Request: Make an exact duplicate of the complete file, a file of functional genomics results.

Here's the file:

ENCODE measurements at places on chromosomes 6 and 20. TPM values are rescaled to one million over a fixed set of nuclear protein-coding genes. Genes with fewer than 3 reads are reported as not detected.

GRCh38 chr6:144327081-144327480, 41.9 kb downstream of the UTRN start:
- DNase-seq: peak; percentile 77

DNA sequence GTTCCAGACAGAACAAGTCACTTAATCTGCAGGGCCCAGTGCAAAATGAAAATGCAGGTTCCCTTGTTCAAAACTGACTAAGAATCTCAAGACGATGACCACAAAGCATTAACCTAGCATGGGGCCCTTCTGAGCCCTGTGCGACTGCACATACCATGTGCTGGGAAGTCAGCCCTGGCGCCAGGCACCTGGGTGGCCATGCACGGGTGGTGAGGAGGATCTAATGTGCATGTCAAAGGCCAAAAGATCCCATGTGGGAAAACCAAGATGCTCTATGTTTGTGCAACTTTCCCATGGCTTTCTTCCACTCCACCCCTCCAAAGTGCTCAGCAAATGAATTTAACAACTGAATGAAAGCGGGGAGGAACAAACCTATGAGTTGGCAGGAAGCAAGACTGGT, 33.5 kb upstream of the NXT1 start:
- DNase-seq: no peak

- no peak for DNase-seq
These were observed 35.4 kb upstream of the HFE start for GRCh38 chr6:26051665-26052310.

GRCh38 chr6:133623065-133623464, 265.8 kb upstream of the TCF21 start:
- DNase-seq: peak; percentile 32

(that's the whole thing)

ENCODE measurements at places on chromosomes 6 and 20. TPM values are rescaled to one million over a fixed set of nuclear protein-coding genes. Genes with fewer than 3 reads are reported as not detected.

GRCh38 chr6:144327081-144327480, 41.9 kb downstream of the UTRN start:
- DNase-seq: peak; percentile 77

DNA sequence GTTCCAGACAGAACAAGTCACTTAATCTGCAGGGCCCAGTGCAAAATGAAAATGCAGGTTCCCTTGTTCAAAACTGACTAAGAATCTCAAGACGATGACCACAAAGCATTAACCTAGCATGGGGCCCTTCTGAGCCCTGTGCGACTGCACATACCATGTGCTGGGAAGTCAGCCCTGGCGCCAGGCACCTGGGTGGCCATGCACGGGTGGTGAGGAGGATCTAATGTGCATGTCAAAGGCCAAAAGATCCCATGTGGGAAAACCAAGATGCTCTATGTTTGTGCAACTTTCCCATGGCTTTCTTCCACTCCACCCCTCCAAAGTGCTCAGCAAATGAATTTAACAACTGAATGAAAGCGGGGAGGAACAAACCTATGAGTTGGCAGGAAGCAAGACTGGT, 33.5 kb upstream of the NXT1 start:
- DNase-seq: no peak

- no peak for DNase-seq
These were observed 35.4 kb upstream of the HFE start for GRCh38 chr6:26051665-26052310.

GRCh38 chr6:133623065-133623464, 265.8 kb upstream of the TCF21 start:
- DNase-seq: peak; percentile 32